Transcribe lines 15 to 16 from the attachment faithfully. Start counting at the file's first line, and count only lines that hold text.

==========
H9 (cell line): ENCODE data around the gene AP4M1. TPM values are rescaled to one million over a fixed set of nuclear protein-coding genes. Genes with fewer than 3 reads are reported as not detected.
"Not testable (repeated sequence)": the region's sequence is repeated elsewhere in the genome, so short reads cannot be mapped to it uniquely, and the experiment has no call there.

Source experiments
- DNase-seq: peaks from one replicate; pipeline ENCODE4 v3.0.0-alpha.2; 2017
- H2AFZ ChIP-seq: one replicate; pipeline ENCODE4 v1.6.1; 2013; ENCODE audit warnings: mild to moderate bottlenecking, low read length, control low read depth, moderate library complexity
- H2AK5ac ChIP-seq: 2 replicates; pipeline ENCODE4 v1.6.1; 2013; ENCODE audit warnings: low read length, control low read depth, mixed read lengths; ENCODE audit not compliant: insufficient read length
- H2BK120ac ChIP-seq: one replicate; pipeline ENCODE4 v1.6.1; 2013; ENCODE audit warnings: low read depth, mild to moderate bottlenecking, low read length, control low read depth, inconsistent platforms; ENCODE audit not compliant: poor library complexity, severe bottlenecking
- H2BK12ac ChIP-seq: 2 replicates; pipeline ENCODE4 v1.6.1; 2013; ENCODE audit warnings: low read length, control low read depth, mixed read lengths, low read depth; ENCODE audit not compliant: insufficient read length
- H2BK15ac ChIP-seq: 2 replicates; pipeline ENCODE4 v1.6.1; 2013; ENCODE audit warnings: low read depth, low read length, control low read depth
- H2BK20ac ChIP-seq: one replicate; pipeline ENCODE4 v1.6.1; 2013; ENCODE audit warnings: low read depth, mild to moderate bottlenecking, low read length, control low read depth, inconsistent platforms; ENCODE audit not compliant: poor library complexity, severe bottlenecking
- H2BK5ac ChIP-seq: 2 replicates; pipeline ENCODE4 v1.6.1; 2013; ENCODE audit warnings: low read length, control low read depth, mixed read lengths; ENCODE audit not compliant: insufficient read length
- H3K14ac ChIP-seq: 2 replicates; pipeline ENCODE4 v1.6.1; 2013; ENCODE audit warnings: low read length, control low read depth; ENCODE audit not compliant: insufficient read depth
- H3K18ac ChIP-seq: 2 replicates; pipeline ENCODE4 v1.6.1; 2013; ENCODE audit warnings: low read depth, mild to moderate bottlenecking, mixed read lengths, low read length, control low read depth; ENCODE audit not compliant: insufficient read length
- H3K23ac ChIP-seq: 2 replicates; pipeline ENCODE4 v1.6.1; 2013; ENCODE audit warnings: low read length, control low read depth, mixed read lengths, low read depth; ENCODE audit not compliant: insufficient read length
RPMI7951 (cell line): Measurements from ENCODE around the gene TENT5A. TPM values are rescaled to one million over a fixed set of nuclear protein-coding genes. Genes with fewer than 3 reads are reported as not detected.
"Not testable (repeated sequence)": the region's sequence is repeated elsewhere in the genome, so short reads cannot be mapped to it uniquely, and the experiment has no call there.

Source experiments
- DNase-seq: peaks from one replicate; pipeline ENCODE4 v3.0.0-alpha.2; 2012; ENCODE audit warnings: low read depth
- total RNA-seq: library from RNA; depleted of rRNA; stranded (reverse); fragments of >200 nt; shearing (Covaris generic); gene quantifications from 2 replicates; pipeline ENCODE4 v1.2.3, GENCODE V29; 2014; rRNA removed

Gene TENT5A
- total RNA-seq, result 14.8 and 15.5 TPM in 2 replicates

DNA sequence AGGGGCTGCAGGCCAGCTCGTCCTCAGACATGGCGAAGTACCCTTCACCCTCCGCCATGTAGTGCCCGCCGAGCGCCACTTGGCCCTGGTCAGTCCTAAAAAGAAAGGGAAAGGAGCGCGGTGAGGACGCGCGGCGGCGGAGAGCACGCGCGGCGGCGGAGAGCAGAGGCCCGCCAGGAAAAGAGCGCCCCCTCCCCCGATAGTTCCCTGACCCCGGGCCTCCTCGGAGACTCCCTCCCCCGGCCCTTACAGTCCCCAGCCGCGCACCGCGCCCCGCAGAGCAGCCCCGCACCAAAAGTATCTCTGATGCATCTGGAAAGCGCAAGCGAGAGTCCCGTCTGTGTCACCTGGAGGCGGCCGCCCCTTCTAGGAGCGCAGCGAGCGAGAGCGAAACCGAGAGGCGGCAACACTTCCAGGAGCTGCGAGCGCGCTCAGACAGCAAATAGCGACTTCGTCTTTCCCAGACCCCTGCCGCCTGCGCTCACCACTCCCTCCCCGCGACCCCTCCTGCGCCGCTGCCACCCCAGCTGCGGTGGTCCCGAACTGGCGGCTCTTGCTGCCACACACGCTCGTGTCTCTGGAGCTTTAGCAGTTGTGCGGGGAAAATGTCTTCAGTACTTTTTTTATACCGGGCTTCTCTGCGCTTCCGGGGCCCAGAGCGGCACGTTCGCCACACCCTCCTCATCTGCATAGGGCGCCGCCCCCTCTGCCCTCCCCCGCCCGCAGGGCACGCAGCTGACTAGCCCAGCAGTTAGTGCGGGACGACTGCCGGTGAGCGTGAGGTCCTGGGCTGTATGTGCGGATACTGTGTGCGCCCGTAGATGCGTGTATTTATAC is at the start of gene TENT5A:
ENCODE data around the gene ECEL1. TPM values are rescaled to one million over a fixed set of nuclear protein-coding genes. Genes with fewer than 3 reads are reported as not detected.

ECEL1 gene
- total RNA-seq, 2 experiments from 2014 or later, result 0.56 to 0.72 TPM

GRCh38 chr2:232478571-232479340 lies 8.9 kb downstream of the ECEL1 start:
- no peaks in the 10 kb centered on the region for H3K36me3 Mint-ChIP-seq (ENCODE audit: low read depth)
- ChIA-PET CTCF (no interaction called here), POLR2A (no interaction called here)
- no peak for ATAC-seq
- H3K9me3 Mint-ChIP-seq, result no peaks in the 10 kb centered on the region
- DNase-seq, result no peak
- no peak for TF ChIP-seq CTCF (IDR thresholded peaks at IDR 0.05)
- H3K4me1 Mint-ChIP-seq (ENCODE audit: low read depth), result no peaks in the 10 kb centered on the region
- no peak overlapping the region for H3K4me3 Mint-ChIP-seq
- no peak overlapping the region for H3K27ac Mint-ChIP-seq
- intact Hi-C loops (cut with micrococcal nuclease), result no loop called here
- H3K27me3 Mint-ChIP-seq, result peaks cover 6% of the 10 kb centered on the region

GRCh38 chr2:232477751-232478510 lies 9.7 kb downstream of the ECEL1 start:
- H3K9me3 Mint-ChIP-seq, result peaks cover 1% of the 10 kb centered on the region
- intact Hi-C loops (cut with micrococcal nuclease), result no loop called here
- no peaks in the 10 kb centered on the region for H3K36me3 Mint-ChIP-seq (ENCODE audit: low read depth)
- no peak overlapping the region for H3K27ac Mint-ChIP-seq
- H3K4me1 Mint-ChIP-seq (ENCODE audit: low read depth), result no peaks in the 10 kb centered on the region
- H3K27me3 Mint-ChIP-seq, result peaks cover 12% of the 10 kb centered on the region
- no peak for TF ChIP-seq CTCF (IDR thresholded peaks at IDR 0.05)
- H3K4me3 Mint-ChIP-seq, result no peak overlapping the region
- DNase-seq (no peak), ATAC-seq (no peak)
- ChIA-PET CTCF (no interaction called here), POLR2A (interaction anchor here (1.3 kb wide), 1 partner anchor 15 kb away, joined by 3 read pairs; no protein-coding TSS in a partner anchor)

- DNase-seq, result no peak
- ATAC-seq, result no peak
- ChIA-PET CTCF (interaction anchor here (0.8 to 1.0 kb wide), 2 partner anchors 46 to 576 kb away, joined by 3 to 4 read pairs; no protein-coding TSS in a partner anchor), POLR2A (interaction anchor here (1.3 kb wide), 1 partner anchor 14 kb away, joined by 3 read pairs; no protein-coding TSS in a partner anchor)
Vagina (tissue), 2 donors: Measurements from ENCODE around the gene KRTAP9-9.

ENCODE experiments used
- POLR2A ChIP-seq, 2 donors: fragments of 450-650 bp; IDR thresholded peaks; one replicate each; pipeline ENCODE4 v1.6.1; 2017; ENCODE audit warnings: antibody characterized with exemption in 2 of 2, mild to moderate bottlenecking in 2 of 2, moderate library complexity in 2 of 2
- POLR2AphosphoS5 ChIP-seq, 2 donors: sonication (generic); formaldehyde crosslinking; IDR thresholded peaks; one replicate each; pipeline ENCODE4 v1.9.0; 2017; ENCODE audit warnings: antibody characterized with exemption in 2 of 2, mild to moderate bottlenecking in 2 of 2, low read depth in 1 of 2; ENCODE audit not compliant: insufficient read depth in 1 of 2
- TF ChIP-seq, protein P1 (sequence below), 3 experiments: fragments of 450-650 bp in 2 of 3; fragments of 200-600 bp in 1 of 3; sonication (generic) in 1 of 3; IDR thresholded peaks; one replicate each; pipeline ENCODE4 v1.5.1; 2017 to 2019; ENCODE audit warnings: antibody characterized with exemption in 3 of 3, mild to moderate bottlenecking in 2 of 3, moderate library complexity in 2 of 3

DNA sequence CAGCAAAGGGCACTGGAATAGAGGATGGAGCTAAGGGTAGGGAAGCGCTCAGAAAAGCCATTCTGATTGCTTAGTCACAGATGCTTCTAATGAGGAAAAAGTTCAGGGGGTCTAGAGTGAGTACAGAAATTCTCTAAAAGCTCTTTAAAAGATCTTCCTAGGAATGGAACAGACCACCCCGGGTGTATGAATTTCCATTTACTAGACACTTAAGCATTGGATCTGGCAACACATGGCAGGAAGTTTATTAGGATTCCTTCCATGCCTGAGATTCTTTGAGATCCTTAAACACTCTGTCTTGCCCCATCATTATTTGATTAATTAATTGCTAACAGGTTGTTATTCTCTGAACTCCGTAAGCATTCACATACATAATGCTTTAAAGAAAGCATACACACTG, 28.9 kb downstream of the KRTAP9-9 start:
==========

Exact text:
RPMI7951 (cell line): Measurements from ENCODE around the gene TENT5A. TPM values are rescaled to one million over a fixed set of nuclear protein-coding genes. Genes with fewer than 3 reads are reported as not detected.
"Not testable (repeated sequence)": the region's sequence is repeated elsewhere in the genome, so short reads cannot be mapped to it uniquely, and the experiment has no call there.